This paper analyses the politics of regulatory expansion within the diagnostics sector. Since 1990, an informal, clinician-led process of diagnostic innovation within the UK NHS has been challenged by new mechanisms for the evaluation of diagnostics. We describe these diagnostic reforms as a process of fragmented regulatory expansion. New governance mechanisms function as regulatory niches: discrete spaces within an overarching sociotechnical regime. The boundaries of regulatory niches are organisational and epistemological. Organisational boundaries map onto established communities of practice that constitute the regulatory target; epistemological boundaries are defined by distinctive evaluation frameworks. Niches are also distinguished by their outcomes (rate of positive decisions) and their origins. Niche formation was triggered by five drivers: public scandal; technological change; marketisation; institutional isomorphism; and transnational policy transfer. Each niche was triggered by a unique confluence of these drivers, but common to all were historic shifts in healthcare politics, as the rise of evidence-based medicine intersected with the centralising impulse of the regulatory state, which encroached on clinical autonomy in a contest for power that is increasingly mediated by influential non-governmental organisations.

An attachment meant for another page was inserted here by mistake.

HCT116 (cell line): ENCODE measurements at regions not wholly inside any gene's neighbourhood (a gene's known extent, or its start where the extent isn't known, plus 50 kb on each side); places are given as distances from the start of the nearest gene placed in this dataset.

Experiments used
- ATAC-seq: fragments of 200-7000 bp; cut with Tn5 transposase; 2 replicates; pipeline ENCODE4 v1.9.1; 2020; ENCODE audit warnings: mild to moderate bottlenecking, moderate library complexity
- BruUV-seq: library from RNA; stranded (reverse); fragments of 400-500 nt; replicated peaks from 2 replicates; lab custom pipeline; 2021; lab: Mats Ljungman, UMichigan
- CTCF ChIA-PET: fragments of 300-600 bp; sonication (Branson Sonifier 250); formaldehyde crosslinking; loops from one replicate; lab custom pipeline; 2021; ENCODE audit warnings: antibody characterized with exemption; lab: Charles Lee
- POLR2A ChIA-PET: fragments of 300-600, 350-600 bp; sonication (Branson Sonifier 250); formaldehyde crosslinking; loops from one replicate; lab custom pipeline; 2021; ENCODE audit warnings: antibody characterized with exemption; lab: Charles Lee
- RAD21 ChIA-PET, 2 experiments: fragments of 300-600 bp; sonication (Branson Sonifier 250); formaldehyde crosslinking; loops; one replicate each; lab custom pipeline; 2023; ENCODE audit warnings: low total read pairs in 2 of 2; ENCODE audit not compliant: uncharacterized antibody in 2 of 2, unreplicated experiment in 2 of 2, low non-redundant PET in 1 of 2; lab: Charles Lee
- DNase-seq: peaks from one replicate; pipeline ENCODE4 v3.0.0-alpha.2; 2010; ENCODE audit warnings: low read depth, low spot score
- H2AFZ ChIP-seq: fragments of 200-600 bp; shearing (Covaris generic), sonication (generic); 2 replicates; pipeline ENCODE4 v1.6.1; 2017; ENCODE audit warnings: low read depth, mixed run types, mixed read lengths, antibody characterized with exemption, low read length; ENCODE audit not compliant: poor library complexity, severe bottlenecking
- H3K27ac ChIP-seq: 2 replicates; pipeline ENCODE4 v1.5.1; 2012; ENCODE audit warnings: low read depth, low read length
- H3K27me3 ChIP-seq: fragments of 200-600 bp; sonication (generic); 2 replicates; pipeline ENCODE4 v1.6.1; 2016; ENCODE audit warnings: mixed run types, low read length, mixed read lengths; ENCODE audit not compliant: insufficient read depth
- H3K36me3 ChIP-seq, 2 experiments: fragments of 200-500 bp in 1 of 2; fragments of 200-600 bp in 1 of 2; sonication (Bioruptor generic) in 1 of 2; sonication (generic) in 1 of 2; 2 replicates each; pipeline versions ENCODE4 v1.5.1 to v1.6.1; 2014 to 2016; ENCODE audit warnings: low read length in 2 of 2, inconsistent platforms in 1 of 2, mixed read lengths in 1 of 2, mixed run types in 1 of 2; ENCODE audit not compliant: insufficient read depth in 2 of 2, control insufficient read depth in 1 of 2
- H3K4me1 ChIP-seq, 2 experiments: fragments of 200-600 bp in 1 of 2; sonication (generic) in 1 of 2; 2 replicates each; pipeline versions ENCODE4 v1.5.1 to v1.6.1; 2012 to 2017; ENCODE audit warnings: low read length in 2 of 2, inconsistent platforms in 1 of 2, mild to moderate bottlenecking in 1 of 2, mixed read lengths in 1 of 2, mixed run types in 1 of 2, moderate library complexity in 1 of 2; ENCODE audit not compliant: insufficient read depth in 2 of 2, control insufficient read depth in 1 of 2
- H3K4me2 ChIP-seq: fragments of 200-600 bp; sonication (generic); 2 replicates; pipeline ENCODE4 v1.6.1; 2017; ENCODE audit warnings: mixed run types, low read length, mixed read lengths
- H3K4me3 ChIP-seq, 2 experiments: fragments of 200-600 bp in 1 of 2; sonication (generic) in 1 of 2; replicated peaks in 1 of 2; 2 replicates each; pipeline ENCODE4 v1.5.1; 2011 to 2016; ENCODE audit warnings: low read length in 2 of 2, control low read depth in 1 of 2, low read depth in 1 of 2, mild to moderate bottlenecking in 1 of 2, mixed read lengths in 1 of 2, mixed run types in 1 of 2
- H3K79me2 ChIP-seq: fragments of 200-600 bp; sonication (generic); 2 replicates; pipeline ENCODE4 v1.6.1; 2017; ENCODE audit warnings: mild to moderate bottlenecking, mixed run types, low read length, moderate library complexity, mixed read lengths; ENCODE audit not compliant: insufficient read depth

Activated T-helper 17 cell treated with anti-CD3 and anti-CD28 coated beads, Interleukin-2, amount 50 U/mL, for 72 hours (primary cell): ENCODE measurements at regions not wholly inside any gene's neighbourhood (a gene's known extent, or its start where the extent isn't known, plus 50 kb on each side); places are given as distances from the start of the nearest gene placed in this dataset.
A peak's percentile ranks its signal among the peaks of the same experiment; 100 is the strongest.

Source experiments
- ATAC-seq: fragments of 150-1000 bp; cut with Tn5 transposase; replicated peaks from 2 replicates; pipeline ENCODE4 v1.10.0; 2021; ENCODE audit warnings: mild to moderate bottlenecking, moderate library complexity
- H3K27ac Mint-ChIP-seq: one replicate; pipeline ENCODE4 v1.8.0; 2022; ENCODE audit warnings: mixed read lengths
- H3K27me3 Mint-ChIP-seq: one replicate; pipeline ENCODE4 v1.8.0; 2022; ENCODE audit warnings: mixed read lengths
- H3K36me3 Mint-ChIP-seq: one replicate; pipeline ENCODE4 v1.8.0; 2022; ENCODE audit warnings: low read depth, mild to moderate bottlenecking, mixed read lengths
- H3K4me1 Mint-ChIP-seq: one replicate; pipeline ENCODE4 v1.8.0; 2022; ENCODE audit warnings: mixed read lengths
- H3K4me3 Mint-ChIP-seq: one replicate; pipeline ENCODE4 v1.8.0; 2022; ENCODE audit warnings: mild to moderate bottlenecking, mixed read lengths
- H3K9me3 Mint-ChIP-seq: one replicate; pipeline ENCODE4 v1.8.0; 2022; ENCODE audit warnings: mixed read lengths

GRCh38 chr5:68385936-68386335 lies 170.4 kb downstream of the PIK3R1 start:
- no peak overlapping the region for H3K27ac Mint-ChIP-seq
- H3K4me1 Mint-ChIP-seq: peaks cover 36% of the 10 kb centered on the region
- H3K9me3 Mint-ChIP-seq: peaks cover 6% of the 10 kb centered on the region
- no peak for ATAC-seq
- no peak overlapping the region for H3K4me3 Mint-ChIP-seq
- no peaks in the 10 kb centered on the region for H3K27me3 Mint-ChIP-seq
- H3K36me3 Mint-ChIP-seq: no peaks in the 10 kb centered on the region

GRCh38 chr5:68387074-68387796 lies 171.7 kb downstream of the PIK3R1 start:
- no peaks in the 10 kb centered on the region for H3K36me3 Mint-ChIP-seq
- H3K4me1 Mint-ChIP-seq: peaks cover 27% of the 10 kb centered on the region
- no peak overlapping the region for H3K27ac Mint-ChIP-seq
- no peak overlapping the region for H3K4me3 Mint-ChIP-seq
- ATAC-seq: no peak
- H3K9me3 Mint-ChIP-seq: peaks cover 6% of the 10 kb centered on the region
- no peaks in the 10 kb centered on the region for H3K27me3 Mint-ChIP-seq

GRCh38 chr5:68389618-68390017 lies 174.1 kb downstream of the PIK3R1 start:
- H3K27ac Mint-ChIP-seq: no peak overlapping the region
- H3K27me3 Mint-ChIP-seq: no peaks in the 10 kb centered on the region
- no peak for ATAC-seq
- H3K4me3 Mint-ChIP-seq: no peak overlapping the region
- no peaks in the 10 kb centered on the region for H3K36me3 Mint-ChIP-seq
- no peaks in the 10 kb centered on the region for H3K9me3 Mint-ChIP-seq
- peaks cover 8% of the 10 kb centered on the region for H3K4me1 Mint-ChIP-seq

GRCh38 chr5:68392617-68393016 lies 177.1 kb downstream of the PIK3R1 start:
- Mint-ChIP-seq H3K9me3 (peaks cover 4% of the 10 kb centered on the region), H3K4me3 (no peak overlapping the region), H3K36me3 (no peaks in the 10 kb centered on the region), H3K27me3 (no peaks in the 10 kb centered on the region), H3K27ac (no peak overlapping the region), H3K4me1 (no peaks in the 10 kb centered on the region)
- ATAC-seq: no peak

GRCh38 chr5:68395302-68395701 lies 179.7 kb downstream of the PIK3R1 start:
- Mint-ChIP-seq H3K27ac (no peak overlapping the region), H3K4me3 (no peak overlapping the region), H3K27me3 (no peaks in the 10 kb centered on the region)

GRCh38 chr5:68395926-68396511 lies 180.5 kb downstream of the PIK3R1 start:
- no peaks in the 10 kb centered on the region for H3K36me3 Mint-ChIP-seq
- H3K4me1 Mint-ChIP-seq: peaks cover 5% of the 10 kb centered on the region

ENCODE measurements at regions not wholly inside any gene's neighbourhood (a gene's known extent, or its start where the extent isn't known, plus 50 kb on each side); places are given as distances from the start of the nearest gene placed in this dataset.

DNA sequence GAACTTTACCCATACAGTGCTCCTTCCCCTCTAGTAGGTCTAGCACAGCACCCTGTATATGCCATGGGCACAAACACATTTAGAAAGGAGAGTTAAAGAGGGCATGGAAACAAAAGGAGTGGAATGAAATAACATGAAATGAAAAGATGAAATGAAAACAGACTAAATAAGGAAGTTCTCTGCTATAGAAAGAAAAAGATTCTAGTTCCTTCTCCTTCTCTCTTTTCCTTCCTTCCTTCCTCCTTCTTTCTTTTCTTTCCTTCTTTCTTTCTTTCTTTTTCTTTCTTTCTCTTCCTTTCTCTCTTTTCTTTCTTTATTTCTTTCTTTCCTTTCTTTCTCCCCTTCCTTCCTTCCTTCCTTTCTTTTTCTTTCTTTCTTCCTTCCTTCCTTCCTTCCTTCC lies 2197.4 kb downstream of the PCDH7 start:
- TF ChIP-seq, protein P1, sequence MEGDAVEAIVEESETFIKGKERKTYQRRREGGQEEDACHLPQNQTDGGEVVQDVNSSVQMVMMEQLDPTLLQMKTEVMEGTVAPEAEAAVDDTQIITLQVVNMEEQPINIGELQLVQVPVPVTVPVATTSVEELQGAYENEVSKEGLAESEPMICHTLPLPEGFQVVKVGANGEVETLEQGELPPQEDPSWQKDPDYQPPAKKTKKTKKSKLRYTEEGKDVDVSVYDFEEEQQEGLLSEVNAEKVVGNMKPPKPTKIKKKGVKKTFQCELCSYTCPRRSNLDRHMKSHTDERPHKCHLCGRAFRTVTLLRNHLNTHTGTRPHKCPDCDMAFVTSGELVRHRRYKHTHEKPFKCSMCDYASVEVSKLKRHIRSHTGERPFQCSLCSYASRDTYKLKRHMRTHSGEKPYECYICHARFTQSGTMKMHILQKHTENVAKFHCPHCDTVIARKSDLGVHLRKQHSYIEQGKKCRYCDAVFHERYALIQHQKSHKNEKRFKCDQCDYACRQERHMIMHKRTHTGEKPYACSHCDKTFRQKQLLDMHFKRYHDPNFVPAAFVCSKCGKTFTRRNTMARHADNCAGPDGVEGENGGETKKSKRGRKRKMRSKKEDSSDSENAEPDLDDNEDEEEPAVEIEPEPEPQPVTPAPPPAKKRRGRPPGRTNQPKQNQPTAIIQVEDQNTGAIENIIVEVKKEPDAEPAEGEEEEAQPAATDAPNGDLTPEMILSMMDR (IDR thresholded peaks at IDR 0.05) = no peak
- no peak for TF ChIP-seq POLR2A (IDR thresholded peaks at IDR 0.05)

Keywords: Diagnostics; Evidence-based medicine; Genomics; Health technology assessment; Innovation; Marketisation; Regulation; Screening.
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